Posted 07 March 2011 - 06:02 AM
Posted 07 March 2011 - 10:01 AM
Inconclusive Blood Tests, Positive Dietary Results, No Endoscopy
G.F. - September 2003; C.F. - July 2004
Hiker, Yoga Teacher, Engineer, Painter, Be-er of Me
Posted 07 March 2011 - 03:08 PM
Once a person goes gluten-free, they can get REALLY sensitive to gluten, so I don't recommend adding it back in at least until your son can tell you there's an issue. My son is 6, has celiac disease, and has been gluten-free since November 2010. He was given gluten in December at a daycamp and actually developed a neurological tic and other side effects for over 6 weeks. Prior to going gluten-free, his reaction was actually somewhat minor.
I know it sounds like alot, but you really get into the rhythm of gluten-free quickly if you just stick to it and dedicate to it. My son has his first birthday party coming up since being diagnosed and it's at a laser tag place where they serve pizza and popcorn and they'll be cake. I just talked to the owner of the establishment about bringing Chris is own pizza, the popcorn is individually bagged, and I'm going to bring a gluten-free cupcake or two (I make them up and keep in the freezer already with icing). No sweat. Actually a few weeks ago, he went skiing with Cub Scouts and the food was all inclusive to the price - my husband called to see if they'd have anything Chris could eat and the place had a full gluten free menu.
It's a bit of a challenge, but the failure to thrive thing is scary (my son dropped from 75 height/25 weight to 15% height and 3% weight in just over a year). I would do anything to stop that.
I'm having a baby in 2 weeks that has DS. She will naturally be more likely to develop celiac disease because of the DS and the fact that Chris has it puts her at an almost certainty. I'm probably going to just keep her gluten-free from the start. Once any DS related medical issues are resolved and she's old enough to communicate, I might add it back in to see if she develops the sensitivity, but as celiac disease needs a trigger event, that's a little different then someone who already shows signs of gluten sensitivity.
Whatever you decide to do - good luck - it's a hard thing to try to figure out.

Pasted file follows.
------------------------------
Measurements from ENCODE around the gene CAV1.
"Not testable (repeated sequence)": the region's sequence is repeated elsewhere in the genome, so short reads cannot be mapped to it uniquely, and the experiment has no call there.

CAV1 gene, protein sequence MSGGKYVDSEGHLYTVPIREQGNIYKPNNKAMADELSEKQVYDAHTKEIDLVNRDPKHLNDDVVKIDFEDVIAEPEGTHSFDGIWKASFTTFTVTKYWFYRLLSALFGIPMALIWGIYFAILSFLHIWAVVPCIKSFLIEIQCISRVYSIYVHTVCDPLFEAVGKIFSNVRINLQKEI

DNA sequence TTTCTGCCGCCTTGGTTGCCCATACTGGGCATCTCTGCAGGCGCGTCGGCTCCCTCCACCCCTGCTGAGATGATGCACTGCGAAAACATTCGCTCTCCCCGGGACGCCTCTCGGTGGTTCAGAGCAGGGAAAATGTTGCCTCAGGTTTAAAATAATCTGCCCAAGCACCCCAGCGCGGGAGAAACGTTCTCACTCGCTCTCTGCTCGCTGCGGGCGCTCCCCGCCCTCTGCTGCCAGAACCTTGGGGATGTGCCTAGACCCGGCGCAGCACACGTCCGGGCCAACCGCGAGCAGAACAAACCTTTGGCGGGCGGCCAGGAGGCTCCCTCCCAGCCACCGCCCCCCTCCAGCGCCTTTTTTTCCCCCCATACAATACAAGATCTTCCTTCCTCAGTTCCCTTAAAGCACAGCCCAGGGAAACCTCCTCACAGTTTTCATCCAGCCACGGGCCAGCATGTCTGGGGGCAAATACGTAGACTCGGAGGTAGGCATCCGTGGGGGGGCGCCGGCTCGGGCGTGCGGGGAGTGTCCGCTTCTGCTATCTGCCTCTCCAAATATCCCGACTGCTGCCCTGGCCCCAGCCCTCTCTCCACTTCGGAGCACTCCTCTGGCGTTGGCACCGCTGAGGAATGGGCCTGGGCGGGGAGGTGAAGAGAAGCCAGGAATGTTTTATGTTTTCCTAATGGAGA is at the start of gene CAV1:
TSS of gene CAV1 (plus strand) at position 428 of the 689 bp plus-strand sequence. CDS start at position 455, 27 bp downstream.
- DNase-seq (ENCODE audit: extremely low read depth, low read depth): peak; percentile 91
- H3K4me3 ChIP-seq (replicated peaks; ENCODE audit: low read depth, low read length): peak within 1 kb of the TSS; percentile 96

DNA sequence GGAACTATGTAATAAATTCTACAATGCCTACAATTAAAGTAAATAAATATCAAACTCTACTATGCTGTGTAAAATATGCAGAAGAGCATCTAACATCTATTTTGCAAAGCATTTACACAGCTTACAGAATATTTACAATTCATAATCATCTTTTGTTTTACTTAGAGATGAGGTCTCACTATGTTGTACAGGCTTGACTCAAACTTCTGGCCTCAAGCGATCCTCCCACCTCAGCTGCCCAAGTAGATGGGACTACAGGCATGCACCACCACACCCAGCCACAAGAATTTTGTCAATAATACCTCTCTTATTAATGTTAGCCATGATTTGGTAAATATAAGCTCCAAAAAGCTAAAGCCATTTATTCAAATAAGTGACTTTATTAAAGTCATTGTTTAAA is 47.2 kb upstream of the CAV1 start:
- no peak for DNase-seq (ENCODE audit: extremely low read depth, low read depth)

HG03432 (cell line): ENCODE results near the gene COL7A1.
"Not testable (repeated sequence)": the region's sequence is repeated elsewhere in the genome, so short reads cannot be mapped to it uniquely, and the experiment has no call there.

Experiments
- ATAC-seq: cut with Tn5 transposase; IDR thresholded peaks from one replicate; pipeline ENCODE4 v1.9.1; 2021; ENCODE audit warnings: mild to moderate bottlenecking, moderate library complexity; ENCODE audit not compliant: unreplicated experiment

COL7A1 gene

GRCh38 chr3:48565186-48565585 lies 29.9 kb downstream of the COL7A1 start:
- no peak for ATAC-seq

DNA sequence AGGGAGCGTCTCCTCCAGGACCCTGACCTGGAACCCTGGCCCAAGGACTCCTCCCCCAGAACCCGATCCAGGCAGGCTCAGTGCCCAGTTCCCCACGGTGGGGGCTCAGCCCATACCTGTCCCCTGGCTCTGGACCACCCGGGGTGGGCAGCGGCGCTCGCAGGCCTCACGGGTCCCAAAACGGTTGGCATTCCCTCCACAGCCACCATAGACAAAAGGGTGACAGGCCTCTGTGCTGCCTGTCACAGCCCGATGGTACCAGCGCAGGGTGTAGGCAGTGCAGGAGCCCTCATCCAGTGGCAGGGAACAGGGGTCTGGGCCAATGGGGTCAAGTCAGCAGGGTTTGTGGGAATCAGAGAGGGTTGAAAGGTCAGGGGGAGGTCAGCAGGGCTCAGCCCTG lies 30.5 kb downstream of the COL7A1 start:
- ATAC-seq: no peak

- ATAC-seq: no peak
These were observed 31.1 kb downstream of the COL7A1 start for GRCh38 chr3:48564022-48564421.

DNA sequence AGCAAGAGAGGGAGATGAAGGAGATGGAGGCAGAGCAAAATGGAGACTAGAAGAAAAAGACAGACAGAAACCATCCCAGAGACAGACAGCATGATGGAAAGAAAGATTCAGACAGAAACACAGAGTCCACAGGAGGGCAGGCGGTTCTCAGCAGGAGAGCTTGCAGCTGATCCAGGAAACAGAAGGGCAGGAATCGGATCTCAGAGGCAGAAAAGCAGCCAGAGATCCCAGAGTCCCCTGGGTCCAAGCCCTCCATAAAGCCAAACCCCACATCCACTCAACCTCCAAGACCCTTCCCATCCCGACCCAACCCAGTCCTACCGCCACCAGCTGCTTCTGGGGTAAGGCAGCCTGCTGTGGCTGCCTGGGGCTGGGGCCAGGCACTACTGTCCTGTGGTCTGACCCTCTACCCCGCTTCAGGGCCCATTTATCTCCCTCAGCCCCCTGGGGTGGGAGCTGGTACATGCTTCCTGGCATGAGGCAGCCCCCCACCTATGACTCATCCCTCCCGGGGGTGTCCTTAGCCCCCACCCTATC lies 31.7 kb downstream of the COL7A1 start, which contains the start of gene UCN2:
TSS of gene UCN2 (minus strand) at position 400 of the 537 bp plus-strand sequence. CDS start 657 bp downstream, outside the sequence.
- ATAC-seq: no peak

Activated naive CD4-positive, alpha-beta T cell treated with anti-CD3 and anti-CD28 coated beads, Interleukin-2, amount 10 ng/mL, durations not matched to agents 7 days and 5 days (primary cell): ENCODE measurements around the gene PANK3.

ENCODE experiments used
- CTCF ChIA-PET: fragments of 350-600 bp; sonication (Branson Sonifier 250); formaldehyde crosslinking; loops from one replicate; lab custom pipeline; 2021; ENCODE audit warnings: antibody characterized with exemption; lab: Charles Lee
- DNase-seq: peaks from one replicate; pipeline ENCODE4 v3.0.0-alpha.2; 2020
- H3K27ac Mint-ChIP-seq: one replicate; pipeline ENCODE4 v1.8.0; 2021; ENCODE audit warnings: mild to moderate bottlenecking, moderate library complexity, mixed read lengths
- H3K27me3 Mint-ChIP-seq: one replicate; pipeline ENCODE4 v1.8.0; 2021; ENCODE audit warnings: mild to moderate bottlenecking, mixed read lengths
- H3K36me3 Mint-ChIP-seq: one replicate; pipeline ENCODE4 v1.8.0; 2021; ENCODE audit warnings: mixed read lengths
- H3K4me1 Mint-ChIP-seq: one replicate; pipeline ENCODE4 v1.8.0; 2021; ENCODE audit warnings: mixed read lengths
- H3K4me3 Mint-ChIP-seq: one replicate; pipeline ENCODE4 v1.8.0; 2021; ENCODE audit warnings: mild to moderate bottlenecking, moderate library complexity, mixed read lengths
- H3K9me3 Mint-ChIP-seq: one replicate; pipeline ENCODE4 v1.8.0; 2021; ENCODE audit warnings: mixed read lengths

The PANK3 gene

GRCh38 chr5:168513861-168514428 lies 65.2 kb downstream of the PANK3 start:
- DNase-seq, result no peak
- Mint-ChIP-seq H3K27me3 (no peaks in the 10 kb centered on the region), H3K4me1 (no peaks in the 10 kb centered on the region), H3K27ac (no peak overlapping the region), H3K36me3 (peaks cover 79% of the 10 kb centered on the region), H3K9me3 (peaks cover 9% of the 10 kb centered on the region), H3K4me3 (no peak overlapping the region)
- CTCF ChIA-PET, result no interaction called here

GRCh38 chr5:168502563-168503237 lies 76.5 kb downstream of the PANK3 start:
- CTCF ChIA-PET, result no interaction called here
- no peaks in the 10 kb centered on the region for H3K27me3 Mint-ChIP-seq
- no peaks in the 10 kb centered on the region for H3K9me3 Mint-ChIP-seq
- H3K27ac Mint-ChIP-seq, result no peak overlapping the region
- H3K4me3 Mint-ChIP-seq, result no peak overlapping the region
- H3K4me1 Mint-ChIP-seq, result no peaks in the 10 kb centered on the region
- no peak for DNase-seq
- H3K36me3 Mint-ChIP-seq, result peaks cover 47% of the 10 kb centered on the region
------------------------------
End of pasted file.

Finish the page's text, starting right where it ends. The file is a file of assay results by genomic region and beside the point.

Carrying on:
We thought my 21 mo old son might have a wheat or gluten issue, but his labs came back in negative. He has the classic look of very thin arms/legs and a large distended belly. It is like a miracle since we put him gluten-free -- he was sick at least every other week for months and months and for 6 weeks straight, now he has been healthy for 3 weeks. He had lost a lot of weight and is now packing it back on. He acts like himself again and I can no longer wrap my fingers completely around his thigh. We switched him to Lactaid after a week of gluten-free and that seemed to clear up the remaining issues (we even did a 1 day test back on regular milk and could immediately tell a difference). But the celiac tests were negative. We don't know what to make of it. Our pediatrician thinks he is now healthy (no flu, stomach bug, etc) and that's the change, but we aren't so convinced. Should we do an eteralab (sp?) test? Do those virtually all come back positive? Do we check with an allergist for other allergies (but he has no skin issues)? My DH is convinced gluten-free is best for him and could care less what the medical community thinks. I don't mind keeping our home gluten-free, but I would love not to have to freak out if he has a cupcake at a friend's birthday party or to be able to go out to eat without worrying about cross- contamination. Our Dr. would like us to put him back on gluten this summer (after the flu season has passed) to give him a gluten-challenge. DH would want to wait a few years until he can really communicate with us how he feels. I don't know how quickly we'd be able to see the gluten-free impact - would it be obvious like the milk? His poop is more solid now, but he never had the serious runs, so I don't know that watching his poop could teach us much. Sigh, we just don't know what to do. This is causing some marital discord, so we'd love some advice.
Posted 07 March 2011 - 03:41 PM
He is very astute. You should keep him. And gluten free!
Posted 07 March 2011 - 05:27 PM
My 2 cents? Trust the excellent results with the gluten free diet. Hubby is wise.
Too many of us have been burned by what "the medical community" thinks. Left undiagnosed and likely to develop more and more autoimmune diseases and chronic pain. Blood work is negative all too often.
A "flu" doesn't cause thin arms, legs and a distended belly.
If your child is thriving...what more proof do you need? Of course, it is your decision, but even I wouldn't do the gluten challenge. I NEVER want to feel as lousy/spacey/sick as gluten made me feel ever again.
I am thrilled for you both that your son is doing so well!! Many Blessings!
"Life is not the way it's supposed to be. It's the way it is. The way we cope with it makes the difference." Virginia Satir
"The strongest of all warriors are these two - time and patience." Leo Tolstoy
“If idiots could fly, the sky would be like an airport.”― Laura Davenport
"LTES" Gem 2014
Misdiagnosed for 25+ years; Finally Diagnosed with Celiac 11/01/10. Double DQ2 genes. This thing tried to kill me. I view Celiac as a fire breathing dragon --and I have run my sword right through his throat.
Posted 08 March 2011 - 07:46 AM
Posted 08 March 2011 - 05:18 PM
I agree with your husband, I would wait to do the challenge until he is older and he can tell you how he is feeling.
Posted 09 March 2011 - 08:59 AM
GI hasn't tested her for Celiac yet bc he's afraid it will just come back negative either way. she's only 22mo.
he thinks the only BEST answer is to test her via scope, which (i called yesterday) he's willing to do if all else fails in other testing.
Diagnosed Celiac Disease
2001 via endoscope
gluten free for 10 years!
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